New initiative aims to eliminate harmful use of race in clinical algorithms

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Key takeaways:

  • CMSS’ new initiative will look to improve patient care by ensuring equity is encoded in algorithms.
  • The initiative will include ongoing meetings, grants, educational outreach and a change management toolkit.

The Council for Medical Specialty Societies, or CMSS, announced the launch of a new initiative that aims to reduce clinicians’ reliance on race in clinical decision-making and patient harms.

“We are going to work together to build a coalition that ensures that equity is encoded,” Helen Burstin, MD, MPH, CMSS chief executive officer, said during a meeting held by CMSS, the Doris Duke Foundation (DDF) and the National Academies of Science, Engineering and Medicine. “We have to make sure that those who have been harmed, especially those who have been harmed by bias algorithms, receive the best possible care.”

The initiative, “Encoding Equity in Clinical Research and Practice,” is supported by a 3-year, $3 million grant from DDF and features an alliance between the foundation and CMSS.

According to Burstin, the initiative will aim to:

  • ensure clinical algorithms reflect valid and unbiased evidence;
  • change the way race is considered in research designs and ensure patients experience the best possible health outcomes; and
  • bring together leaders in clinical medicine, AI, technology and research to help reduce harms and improve health equity.

These goals “will take sustained effort across our communities, and that’s really what these resources will allow us to do,” Burstin said.

She noted that an advisory committee will be formed to lead the alliance, and task forces will be created to develop specific action plans for areas like medical education, specialty societies and clinical research.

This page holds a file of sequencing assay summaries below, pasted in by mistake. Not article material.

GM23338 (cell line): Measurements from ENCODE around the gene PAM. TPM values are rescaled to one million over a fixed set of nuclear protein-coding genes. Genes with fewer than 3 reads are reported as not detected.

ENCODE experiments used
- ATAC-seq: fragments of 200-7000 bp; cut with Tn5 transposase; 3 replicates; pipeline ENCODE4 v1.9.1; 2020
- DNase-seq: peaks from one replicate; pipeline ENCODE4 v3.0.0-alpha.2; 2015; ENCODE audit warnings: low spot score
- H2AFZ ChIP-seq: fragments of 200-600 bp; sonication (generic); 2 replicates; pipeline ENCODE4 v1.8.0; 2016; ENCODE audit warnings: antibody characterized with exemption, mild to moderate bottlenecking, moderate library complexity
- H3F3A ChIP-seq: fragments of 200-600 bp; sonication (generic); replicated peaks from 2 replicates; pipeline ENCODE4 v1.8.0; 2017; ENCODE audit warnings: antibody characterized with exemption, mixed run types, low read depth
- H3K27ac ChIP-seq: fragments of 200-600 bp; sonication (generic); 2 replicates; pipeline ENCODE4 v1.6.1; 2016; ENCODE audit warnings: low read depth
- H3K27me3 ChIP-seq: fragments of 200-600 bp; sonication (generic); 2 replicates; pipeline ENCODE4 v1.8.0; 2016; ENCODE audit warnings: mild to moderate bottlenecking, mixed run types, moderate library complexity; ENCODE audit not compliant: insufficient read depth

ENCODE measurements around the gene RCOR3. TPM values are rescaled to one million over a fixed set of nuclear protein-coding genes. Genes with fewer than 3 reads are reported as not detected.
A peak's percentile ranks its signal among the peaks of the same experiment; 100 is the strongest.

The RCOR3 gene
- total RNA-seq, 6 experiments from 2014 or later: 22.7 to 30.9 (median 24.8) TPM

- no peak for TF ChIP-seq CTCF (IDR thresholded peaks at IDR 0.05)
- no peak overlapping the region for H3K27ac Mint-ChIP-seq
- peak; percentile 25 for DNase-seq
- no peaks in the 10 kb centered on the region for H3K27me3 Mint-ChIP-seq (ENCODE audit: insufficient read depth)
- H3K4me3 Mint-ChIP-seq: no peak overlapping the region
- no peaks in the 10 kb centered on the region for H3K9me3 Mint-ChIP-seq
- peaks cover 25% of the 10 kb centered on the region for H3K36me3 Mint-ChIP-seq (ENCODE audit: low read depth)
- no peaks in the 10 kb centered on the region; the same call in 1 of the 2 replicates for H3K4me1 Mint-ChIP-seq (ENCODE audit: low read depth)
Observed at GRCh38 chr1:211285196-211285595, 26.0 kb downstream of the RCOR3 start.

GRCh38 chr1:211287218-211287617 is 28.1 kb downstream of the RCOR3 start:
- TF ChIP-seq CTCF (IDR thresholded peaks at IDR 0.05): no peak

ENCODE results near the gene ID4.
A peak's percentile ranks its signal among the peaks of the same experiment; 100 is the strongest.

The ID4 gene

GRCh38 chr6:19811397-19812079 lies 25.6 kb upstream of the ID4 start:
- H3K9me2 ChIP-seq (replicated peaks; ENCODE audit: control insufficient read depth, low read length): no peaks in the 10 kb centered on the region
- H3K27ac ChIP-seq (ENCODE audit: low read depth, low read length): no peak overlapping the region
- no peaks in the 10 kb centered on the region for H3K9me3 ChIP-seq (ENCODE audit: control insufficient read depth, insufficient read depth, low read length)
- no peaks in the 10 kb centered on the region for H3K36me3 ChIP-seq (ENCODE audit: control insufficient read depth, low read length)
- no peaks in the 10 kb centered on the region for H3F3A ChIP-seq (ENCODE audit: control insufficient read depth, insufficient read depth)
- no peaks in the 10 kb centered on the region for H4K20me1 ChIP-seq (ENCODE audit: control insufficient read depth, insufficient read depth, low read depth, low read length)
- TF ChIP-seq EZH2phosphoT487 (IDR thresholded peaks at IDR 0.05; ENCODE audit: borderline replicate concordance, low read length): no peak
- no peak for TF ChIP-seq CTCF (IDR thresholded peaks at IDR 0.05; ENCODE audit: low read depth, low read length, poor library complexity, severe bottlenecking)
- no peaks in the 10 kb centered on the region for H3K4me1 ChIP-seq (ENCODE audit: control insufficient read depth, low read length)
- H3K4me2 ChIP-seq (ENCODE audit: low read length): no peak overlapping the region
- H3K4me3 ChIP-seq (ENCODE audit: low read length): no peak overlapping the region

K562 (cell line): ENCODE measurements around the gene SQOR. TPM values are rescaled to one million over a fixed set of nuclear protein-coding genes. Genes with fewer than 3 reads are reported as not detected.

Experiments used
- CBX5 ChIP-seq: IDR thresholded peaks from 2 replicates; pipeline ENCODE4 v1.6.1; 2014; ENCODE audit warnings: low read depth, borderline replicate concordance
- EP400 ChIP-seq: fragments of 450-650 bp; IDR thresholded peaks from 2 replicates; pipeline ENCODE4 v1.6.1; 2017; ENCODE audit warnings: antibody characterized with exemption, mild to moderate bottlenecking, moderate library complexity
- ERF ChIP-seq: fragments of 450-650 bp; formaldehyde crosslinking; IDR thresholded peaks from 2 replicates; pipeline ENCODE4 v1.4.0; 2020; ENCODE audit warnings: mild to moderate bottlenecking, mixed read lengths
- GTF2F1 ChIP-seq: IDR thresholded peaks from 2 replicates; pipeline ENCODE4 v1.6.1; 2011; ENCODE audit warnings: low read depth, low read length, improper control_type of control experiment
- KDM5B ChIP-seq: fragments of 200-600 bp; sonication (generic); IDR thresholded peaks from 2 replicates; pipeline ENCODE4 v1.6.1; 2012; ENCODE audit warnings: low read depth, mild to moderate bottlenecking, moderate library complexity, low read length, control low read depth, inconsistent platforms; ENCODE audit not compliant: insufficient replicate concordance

Healio spoke with Burstin last year about the use of race within clinical algorithms and instances where including race has led to harmful outcomes.

For example, the inclusion of Black race in the estimated glomerular filtration rate — the equation of kidney function — led to Black patients being likelier to be diagnosed with kidney failure later and subsequently get on kidney transplant waitlists later.

“Inaction is unacceptable. It is time to address this issue and move forward,” Burstin said at the meeting. “We want to make sure that we remove whatever remains of inappropriate race in algorithm guidelines [and] get to more equitable decision-based tools.”

She highlighted several other components of the initiative, which will include:

  • ongoing meetings where lessons learned can be shared and collaborative relationships will be built;
  • a series of competitive grants to specialty societies that will support efforts to analyze and address the use of race in clinical algorithms and guidance;
  • educational outreach activities that will promote best practices and understanding; and
  • a change management toolkit that features best practices to support assessing, updating and deimplementing problematic algorithms and clinical guidelines.

“At the end of the day, care ultimately affects everyone,” Burstin said. “We envision a future where race is appropriately used in research design and clinical guidance.”

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